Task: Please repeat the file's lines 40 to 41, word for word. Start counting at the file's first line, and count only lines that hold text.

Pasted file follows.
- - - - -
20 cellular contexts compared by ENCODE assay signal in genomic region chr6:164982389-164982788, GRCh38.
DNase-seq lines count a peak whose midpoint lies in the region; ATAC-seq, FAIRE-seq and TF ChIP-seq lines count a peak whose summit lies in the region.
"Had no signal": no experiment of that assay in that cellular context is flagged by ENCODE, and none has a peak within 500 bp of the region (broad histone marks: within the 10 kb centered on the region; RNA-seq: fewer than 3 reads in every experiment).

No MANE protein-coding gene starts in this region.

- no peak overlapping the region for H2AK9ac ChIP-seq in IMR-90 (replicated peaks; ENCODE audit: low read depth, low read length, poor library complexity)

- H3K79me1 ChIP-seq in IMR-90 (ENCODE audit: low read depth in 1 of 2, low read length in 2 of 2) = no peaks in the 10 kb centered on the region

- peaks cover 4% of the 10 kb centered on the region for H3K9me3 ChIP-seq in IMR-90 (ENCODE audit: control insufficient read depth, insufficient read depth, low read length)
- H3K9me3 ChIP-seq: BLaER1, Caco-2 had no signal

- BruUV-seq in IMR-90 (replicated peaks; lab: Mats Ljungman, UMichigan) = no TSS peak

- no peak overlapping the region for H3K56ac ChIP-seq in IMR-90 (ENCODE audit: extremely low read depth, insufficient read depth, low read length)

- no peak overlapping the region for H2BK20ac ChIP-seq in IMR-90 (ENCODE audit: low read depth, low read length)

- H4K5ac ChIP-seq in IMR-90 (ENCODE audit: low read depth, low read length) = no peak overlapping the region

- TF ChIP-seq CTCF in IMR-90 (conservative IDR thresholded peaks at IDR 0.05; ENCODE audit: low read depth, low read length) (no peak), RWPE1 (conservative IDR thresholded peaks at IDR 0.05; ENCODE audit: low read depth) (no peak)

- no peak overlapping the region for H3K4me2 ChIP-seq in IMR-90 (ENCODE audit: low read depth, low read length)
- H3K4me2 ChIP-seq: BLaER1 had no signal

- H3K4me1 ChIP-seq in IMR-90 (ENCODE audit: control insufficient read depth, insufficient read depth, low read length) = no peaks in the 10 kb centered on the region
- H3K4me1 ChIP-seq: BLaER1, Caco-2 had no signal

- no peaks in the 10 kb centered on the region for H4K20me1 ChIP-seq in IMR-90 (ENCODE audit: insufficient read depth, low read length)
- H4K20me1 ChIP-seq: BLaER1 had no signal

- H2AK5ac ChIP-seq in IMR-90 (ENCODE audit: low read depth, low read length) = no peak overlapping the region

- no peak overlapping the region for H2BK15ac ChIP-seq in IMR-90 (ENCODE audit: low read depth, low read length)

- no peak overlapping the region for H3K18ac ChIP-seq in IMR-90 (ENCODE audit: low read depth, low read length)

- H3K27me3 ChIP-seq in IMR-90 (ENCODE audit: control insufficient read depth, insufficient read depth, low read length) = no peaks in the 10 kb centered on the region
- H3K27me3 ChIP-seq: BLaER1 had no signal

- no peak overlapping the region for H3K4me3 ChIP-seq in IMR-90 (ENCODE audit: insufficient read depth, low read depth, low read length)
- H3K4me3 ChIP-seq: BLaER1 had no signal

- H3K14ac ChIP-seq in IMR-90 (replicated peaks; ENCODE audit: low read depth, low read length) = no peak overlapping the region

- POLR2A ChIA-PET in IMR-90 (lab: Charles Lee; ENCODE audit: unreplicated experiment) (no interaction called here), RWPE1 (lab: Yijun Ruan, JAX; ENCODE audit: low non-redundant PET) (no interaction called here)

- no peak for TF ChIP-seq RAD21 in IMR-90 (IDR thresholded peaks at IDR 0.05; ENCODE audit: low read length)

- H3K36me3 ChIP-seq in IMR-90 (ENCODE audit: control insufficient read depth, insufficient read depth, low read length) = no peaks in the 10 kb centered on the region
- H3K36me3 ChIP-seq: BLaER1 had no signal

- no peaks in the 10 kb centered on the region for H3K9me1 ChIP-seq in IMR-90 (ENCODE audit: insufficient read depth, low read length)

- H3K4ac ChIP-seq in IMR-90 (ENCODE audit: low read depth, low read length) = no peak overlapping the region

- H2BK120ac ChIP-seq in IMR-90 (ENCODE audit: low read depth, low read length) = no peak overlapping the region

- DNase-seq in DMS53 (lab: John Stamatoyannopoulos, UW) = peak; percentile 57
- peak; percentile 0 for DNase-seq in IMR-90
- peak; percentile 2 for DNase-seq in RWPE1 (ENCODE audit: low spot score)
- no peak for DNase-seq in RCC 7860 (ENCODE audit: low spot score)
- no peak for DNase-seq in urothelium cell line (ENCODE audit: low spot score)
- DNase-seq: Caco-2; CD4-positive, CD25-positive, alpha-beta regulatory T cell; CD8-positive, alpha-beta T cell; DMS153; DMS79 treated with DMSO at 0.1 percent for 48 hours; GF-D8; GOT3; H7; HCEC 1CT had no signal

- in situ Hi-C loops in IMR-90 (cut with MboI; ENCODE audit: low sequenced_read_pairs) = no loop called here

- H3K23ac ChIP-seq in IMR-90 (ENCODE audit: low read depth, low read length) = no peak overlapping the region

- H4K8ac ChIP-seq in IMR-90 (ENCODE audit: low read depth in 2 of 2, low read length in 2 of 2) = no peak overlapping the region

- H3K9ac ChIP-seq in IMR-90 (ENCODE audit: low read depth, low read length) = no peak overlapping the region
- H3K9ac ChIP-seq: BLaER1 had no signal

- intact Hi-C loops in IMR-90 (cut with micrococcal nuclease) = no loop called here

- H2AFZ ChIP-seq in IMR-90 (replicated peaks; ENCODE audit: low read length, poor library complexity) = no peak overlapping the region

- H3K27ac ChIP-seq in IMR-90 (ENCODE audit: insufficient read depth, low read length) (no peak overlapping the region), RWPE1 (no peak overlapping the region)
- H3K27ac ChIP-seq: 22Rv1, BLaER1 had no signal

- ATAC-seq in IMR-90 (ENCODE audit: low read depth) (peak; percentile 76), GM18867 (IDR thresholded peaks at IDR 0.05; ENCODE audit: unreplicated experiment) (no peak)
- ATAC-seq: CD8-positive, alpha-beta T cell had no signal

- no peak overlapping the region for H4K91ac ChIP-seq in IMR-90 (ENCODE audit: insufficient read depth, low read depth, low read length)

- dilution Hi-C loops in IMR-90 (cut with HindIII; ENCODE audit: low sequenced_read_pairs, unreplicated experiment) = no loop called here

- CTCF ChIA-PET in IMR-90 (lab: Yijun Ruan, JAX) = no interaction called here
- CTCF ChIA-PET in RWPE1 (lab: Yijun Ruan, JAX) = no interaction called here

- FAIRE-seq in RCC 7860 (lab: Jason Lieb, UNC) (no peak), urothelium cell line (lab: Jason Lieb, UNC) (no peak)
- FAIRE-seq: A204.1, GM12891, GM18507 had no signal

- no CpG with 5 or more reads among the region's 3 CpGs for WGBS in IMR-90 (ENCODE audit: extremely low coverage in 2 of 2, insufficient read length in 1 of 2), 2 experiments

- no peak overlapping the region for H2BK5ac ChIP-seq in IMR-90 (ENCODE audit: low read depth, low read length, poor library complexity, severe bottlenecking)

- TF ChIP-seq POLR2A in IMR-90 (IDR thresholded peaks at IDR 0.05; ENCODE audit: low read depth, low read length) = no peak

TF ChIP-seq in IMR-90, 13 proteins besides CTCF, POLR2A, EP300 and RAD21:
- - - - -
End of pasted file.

- DNase-seq: Caco-2; CD4-positive, CD25-positive, alpha-beta regulatory T cell; CD8-positive, alpha-beta T cell; DMS153; DMS79 treated with DMSO at 0.1 percent for 48 hours; GF-D8; GOT3; H7; HCEC 1CT had no signal

- in situ Hi-C loops in IMR-90 (cut with MboI; ENCODE audit: low sequenced_read_pairs) = no loop called here